DON’T SAY ITS NAME (2021) Reviews and overview of Indigenous American horror

 

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Don’t Say Its Name is a 2021 Canadian horror film about a supernatural entity that is stalking tribal lands threatened by coal mining.

Directed by Rueben Martell – making his feature debut – from a screenplay co-written with Gerald Wexler (Vampire High series; The Hunger series; Are You Afraid of the Dark? series). Co-produced by Rene Jean Collins, John Kerr and Carolyn McMaster.

The Chaos, a Film Company production stars Sera-Lys McArthur, Madison Walsh, Julian Black Antelope, Tom Carey and Hannah Duke.

Reviews:

” …director (and co-writer) Rueben Martell pulls off his horror with aplomb. Its indigenous setting is rich and authentic, a natural backdrop for some terrifying First Nations traditions. Its unique perspective is augmented by a trio of strong female leads, with an especially admirable and grounded performance from Walsh, who calmly stands in the centre of the storm and bravely gets on with the job.” @ssholes Watching Movies

“If the “indigenous people horror” subgenre had bigger breadth, Don’t Say Its Name probably wouldn’t be a majorly memorable movie. Fortunately, a little flash of flair peeks through to get noticed, even though the film feels a lot like a standard SyFy movie without the cable staple’s usual order of cheese.” Culture Crypt

Don’t Say Its Name presents Canadian horror without any of the usual embarrassing identifiers. It carves out a place for itself in the Canadian horror lexicon right next to titles like Cube and Ginger Snaps. And just like these other examples, Don’t Say Its Name manages to feel distinctly Canadian in ways that feel dangerous and exciting, rather than because it’s under-financed or slowly paced.” Dread Central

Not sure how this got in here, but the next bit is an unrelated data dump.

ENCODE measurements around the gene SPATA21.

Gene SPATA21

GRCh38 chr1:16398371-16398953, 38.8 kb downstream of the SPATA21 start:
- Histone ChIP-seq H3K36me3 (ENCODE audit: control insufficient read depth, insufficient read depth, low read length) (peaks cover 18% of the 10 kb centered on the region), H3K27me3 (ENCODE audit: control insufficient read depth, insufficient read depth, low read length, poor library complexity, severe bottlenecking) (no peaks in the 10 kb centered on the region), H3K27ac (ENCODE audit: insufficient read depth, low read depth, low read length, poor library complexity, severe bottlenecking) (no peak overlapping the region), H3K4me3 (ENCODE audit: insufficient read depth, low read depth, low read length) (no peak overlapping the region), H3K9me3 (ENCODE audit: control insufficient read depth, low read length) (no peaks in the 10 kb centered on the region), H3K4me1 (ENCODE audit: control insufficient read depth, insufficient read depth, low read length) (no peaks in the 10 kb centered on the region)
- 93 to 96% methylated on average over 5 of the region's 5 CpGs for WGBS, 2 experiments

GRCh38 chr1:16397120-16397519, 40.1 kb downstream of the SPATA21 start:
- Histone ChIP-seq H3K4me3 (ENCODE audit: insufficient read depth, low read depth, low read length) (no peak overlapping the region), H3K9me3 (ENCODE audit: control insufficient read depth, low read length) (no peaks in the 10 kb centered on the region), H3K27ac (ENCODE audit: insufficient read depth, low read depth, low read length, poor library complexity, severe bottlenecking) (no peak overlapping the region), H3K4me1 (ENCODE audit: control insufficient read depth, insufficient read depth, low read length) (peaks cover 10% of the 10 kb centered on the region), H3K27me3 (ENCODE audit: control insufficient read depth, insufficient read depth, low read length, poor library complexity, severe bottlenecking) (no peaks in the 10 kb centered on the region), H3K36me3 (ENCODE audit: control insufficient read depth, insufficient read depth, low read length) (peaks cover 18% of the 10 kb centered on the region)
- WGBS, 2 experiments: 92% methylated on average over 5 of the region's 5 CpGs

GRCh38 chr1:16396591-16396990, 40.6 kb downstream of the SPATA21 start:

Don’t Say Its Name manages to be an entertaining yet flawed ghost story that remains engaging, though the end result is a bit lacking and ultimately forgettable.” Film Pulse

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” …while it shows potential, there is also room for improvement. The effects for the monster/ghost creature were very distracting for me so that obviously didn’t help. Also, the pacing wasn’t always to my liking. However, the basic plot and (especially!) the focus on issues currently threatening the future of Native communities makes for a very complete movie-watching experience.” Heaven of Horror

“Despite a couple of clichés such as the lead who’s a single mother and the service member with PTSD, Don’t Say Its Name manages to be something a bit different. Not to the point where viewers will be confused by what’s going on, but enough to differentiate itself from similar films. Most importantly though, Don’t Say Its Name is a fun piece of supernatural horror.” Voices from the Balcony

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The film segues into some good action sequences before its finale, and there are some hints at the cause for all of this which add a new layer to the storytelling, but all told, subtlety is not the name of the game […] if director and co-writer Rueben Martell wanted only to tell an entertaining, suitably-paced horror yarn with a few novel plot developments, then Don’t Say Its Name fits the bill very well.” Warped Perspective

Release:

Don’t Say Its Name had its world premiere at the Fantasia film festival in August 2021.

Cast and characters (alphabetical):

Julian Black Antelope … Carson
Tom Carey … Donny
Hannah Duke … Jessica
Carla Fox … Mary Lynne
Catherine Gell … Frances
Sheena Kaine … Kharis
Bud Klasky … Diner
Justin Lewis … Andy
Samuel Marty … Ben
Sera-Lys McArthur … Stacey
Wilma Pelly … Aggie
Griffin Powell-Arcand … Gary
Pardeep Singh Sooch … Ray
Madison Walsh … Betty

Filming locations:

Bragg Creek, Alberta, Canada

Technical details:

84 minutes
Aspect ratio: 2.35:1

Clip: